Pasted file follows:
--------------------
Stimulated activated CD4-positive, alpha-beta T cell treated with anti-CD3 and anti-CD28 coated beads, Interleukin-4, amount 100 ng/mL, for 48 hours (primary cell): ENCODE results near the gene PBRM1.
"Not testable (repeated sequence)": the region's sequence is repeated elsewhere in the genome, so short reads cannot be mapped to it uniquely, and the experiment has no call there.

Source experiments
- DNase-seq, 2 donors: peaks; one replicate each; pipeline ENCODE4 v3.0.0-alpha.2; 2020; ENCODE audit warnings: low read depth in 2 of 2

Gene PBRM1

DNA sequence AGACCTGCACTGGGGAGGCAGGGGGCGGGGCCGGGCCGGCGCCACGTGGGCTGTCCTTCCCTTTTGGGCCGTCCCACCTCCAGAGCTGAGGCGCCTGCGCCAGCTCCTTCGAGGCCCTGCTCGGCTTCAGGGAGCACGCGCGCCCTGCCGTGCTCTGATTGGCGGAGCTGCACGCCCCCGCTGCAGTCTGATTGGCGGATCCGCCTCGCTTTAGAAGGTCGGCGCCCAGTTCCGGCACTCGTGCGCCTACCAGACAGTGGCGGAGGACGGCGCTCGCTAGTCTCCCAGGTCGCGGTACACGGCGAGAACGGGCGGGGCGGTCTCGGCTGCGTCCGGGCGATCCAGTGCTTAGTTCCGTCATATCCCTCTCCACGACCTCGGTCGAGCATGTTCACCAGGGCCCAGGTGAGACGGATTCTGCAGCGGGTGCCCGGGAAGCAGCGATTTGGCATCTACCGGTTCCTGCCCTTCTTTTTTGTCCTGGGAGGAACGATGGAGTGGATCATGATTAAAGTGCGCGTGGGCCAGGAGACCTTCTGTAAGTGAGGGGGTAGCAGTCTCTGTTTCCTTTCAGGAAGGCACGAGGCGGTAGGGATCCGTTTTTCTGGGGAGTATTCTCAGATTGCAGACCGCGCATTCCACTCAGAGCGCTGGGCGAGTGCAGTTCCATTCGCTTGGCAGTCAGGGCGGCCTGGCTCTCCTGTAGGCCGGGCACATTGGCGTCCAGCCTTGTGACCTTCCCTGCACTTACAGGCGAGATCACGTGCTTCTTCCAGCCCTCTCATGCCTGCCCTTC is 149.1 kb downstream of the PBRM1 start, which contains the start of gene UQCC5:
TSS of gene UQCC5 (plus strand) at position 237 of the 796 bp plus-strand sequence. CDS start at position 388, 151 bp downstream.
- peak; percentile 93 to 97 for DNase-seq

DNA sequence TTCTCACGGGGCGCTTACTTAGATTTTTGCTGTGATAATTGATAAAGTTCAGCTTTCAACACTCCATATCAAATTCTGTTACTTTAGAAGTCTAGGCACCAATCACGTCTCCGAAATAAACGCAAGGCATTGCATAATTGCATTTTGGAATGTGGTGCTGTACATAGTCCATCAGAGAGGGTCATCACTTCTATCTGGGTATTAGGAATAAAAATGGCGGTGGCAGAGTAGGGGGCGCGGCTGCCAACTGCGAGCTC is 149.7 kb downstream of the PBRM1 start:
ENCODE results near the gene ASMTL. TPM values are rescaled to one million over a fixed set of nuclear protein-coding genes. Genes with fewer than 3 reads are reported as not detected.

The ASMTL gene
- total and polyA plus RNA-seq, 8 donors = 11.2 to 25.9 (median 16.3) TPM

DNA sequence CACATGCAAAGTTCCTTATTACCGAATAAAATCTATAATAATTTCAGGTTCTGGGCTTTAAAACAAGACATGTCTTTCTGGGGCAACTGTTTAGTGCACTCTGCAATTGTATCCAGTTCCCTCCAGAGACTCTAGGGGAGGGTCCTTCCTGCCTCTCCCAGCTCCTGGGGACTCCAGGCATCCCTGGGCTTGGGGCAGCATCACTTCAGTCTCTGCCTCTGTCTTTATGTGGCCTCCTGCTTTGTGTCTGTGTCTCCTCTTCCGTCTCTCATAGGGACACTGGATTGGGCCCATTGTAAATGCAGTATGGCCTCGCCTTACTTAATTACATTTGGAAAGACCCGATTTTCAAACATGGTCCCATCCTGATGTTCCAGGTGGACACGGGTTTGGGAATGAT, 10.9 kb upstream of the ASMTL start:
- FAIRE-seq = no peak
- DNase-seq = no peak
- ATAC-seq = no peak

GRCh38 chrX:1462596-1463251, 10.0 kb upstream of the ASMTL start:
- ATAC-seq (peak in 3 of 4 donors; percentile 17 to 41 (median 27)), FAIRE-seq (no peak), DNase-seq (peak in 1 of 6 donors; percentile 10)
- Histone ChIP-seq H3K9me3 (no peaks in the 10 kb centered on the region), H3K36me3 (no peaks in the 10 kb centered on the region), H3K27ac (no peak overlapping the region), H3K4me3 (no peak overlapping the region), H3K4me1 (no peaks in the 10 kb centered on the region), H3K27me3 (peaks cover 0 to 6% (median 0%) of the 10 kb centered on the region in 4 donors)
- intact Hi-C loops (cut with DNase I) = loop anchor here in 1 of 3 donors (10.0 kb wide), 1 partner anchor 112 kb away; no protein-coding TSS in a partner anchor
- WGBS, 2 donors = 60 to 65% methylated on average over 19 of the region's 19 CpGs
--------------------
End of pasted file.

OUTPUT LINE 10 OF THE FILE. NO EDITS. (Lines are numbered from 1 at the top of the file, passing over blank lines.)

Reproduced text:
ENCODE results near the gene ASMTL. TPM values are rescaled to one million over a fixed set of nuclear protein-coding genes. Genes with fewer than 3 reads are reported as not detected.